Jamaican Rum Punch
Getting ready to head out to Mexico on Spring Break with the family and was thinking this would be a good time to let folks know about the drink I think I love the most. Now, mentioning Mexico is not a good segue into this recipe, because it ain't the Margarita, and it ain't the Michelada, nor is it the Sangrita, even though they all rank high on my list and stand to be on the rotation this week. The drink is Rum Punch.
I am not a sweet drink guy and I hate mixes. Fruity drinks are just not my thing. But this Rum Punch is something different. It hails from the lofty cliffs of Negril, Jamaica, specifically Rock House in Negril. Back in 2009, the wife and I were able to take the last vacation we have taken just the two of us and it was spectacular. The kids were home and well taken care of by friends and family. We were well take care of by the amazing staff at Rock House... One particular day I was finishing up a swim and swam up to their Push Cart restaurant for some jerk pork and jerk chicken and decided I would give the Rum Punch a try. It was so good, hand crafted and not really a "sweet" drink. It had a bit of sour, a bit of sweet, a bit of metallic taste like you get from canned juices which was surprisingly delightful and yet tasted fresh, and it had a whole lot of rum. I won't tell you how many I had that day but ever since it's a drink that has changed my outlook on punches and other "sweet" cocktails. I don't care what drink it is, when its done right, its bound to delight. And this one did. This drink says relax, forget, remove and most of all it says "welcome". I often use it when guests visit us in the Poconos. I actually started calling Pocono Punch but always with a reference to its origin and its maker. That particular day at Rock House, I rolled up to the bar to confront the man behind the punch, a very young bartender named Romaine. Yes, Romaine like the lettuce. I told him how great the punch was and asked him if it was hard to make. He looked at me, then over each shoulder and said "nope, do you wanna know how?" and of course I said "yes". He handed me a piece of roll paper from the receipt printer and a pen and I started writing...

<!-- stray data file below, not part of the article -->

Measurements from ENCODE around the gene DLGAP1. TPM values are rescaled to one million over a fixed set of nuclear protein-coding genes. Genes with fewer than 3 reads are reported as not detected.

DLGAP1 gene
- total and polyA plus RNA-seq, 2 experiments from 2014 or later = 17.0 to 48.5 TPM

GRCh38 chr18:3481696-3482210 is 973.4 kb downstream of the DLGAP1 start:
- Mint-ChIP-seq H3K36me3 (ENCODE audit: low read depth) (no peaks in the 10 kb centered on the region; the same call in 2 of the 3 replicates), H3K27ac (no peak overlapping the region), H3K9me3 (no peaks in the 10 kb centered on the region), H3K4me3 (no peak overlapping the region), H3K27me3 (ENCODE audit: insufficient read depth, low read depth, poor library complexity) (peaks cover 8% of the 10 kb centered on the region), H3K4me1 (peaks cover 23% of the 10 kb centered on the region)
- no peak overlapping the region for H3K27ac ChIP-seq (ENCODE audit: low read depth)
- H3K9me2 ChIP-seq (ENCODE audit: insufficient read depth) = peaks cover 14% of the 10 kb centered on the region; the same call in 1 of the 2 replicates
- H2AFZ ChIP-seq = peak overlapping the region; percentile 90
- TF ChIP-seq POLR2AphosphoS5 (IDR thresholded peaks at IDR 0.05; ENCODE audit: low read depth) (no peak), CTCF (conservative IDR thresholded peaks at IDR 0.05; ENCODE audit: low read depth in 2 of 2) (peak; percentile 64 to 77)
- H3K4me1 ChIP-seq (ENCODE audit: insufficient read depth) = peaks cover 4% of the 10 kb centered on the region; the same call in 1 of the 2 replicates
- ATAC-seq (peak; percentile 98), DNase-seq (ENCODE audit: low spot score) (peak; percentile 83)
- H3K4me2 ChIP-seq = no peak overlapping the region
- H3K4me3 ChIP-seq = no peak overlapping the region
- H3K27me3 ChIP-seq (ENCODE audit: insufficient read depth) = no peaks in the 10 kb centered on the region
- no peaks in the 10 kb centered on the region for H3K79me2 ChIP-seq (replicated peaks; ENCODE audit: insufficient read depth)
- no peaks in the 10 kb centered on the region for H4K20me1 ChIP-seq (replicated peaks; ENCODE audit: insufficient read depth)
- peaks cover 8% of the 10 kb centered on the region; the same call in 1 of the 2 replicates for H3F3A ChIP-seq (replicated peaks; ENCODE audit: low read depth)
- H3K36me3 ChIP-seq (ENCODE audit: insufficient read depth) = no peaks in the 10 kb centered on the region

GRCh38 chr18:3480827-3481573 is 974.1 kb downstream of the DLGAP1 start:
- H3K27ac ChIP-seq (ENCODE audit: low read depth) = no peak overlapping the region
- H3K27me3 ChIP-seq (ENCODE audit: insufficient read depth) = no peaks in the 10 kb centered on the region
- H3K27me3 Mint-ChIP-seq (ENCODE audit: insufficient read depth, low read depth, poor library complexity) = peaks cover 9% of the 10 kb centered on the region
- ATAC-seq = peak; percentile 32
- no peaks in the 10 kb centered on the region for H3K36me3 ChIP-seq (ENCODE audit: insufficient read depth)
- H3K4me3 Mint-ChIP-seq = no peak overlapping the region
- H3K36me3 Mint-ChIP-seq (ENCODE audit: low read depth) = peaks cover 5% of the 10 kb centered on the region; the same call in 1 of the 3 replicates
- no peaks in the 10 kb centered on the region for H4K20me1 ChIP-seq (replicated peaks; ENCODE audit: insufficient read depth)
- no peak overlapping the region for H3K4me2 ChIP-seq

Now the next day I woke up and started reaching in my pockets making sure I still had the recipe on me... and there it was. I immediately folded it and put it in the inside pocket of my wallet where it has remained ever since. It does not have measurements because I committed those to memory when he told me for the sake of speed and it was pretty easy because its basically 1 cup over every thing except only 1/2 cup of lime juice and you should only do a few dashes of bitters and a slight splash of grenadine. Here is the recipe:
1 cup of fresh squeezed orange juice
1 cup of pineapple juice
1 cup of canned orange juice (2 cups of Dole Pineapple-Orange in the small cans works perfect in lieu of the cup of canned OJ and the cup of pineapple. You'll be hard pressed to find canned OJ in the US. Florida's Natural no pulp works fine)
1/2 cup of fresh lime juice (if limes are very bitter use less)
1 cup of spiced rum ( Coruba Spiced or Capt Morgans)
1 cup "Overproof" rum (this is like 151 but a little less potent. 151 works too but I suggest removing this rum category entirely after the first batch or all together and doing 1.33 cups of the other three instead. People can get hurt. Sorry Matt C!)
1 cup of white/silver rum
1 cup of Special/Gold rum
A few shakes of bitters and a slight splash of grenadine
Use Appleton, Wray & Nephew Overproof and Coruba Spiced when you can but the Barcadi's and Capt Morgans work great too. To do the fresh juice right buy some navel oranges and some limes and get yourself an old fashion juice squeezer. After squeezing 1 cup of OJ and 1/2 cup of lime juice, filter the pulp out if you can with a strainer. Combine these with the other juices in a pitcher. The canned juice is just something that is available and affordable in Jamaica and I really think it adds to their overall character of this drink. It totally works and makes it feel/taste real, native and indigenous. Add the rum, then the bitters and grenadine. Be sure not to add too much grenadine, just a slight splash. Too much will kill the drink with sweetness. You want to taste the other components. Its strong but the alcohol is well balanced against the juice and bitters.
Stir the pitcher well and pour into a glass full of ice. Garnish with a slice of orange, lime or pineapple on the rim and say good night "Mon"!
Special thanks to Romaine! I hope to encounter him again some day!
Cheers & Happy Spring!